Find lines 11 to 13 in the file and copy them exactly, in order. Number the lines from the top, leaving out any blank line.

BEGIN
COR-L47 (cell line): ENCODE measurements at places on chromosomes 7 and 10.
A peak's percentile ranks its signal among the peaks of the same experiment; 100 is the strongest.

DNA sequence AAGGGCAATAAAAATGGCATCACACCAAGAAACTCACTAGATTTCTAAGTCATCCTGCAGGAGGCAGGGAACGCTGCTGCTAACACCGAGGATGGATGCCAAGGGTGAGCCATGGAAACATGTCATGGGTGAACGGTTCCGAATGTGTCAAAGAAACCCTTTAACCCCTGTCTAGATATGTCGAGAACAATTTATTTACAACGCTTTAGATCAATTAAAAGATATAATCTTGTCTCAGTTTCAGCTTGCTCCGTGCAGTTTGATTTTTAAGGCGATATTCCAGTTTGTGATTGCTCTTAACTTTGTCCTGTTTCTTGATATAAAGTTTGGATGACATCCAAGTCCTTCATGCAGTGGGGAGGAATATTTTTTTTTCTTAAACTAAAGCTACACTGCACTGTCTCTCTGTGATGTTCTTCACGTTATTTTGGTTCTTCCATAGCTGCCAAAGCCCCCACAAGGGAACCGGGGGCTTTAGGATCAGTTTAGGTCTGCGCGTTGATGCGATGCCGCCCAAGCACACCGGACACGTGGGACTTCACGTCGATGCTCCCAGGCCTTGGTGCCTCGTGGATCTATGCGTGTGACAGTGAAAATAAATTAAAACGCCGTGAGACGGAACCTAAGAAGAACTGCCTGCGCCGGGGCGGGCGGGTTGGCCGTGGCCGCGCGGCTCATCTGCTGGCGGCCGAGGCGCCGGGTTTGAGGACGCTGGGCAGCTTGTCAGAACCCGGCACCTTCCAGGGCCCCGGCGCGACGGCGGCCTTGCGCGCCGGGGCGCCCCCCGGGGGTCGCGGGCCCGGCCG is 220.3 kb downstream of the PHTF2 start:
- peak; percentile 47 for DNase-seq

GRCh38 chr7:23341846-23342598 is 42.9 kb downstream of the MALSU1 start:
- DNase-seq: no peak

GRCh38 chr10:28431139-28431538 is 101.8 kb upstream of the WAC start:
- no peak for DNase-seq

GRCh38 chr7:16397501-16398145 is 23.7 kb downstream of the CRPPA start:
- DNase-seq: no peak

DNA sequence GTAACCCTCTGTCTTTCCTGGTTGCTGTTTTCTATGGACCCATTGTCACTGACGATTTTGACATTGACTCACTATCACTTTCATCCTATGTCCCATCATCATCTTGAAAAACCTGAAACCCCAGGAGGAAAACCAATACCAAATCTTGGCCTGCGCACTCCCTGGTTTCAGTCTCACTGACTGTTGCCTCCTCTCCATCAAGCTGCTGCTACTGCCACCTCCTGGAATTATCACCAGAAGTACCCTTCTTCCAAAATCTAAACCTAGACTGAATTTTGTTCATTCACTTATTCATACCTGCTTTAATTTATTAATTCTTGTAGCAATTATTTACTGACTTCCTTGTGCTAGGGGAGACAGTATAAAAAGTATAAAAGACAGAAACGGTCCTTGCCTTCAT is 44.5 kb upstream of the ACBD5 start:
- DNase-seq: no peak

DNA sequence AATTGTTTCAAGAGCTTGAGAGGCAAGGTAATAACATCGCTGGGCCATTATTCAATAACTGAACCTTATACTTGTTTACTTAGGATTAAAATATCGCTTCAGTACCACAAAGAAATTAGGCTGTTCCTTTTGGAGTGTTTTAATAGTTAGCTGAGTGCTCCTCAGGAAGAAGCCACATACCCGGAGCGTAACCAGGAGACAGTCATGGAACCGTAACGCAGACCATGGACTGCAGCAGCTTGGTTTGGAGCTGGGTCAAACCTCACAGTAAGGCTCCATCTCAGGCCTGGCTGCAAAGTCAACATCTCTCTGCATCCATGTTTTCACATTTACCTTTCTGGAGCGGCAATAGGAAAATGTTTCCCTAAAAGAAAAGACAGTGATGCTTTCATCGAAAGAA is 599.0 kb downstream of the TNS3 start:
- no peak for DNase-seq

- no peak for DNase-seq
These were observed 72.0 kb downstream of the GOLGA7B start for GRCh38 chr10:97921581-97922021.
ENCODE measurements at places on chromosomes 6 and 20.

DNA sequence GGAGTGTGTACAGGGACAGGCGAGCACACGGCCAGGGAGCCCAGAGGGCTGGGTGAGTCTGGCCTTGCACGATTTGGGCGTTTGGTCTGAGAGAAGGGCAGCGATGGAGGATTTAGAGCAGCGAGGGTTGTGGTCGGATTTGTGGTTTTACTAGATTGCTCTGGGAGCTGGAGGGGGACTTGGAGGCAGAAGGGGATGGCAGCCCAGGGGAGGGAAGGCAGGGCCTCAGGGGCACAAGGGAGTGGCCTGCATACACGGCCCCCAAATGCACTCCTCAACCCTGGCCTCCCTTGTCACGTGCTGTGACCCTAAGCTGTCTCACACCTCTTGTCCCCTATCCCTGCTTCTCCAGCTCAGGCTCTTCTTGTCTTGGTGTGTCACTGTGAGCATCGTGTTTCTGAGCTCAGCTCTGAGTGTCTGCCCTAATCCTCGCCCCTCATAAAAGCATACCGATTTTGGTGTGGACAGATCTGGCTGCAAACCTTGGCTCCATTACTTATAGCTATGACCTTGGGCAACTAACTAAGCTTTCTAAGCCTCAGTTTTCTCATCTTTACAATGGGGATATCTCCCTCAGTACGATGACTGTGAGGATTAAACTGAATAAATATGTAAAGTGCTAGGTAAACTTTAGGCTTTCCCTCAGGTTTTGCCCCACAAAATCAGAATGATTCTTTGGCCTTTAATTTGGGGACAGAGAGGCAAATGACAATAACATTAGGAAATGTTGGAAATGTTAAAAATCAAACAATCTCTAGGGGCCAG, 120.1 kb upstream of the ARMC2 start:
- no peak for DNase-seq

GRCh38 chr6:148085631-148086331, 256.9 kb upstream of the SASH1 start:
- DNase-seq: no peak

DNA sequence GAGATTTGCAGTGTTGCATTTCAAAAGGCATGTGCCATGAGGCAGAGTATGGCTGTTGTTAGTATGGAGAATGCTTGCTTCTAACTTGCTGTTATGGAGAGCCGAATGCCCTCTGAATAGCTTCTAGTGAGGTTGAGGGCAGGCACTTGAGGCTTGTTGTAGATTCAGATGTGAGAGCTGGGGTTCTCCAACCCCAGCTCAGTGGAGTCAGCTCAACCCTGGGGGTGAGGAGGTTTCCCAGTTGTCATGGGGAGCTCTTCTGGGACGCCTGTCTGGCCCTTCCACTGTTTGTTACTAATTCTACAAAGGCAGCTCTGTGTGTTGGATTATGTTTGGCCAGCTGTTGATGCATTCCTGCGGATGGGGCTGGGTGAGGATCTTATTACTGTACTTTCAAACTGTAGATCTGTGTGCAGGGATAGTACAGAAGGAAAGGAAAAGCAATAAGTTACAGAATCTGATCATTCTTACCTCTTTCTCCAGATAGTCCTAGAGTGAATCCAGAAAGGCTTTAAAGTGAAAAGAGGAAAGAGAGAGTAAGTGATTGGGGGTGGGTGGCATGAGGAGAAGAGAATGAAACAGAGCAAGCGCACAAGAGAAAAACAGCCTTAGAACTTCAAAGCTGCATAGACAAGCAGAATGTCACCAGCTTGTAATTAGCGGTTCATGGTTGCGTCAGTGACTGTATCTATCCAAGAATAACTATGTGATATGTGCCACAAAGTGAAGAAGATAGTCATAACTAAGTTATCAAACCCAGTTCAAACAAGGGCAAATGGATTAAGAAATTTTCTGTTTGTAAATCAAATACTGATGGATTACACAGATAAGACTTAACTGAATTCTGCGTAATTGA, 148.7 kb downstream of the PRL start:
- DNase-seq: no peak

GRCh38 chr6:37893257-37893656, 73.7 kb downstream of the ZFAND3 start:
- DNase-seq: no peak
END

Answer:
DNA sequence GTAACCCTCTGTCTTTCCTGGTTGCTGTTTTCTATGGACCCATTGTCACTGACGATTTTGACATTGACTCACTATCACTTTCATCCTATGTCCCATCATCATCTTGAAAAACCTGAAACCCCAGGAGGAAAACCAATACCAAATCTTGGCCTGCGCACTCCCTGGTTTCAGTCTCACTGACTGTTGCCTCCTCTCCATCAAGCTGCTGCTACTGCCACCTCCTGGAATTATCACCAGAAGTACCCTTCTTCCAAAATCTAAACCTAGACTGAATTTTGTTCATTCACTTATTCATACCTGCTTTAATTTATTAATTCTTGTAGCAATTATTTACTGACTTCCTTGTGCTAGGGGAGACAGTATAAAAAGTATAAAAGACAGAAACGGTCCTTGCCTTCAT is 44.5 kb upstream of the ACBD5 start:
- DNase-seq: no peak

DNA sequence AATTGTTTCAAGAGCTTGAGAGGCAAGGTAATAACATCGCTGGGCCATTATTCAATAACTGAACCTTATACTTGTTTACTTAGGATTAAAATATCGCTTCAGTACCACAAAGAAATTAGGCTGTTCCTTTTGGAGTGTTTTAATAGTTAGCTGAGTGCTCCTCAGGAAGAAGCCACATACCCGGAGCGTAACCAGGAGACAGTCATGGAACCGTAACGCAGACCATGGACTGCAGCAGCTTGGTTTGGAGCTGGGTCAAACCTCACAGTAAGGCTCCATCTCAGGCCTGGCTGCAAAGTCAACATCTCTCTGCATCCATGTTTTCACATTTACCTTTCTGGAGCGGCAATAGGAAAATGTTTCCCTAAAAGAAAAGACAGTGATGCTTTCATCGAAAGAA is 599.0 kb downstream of the TNS3 start: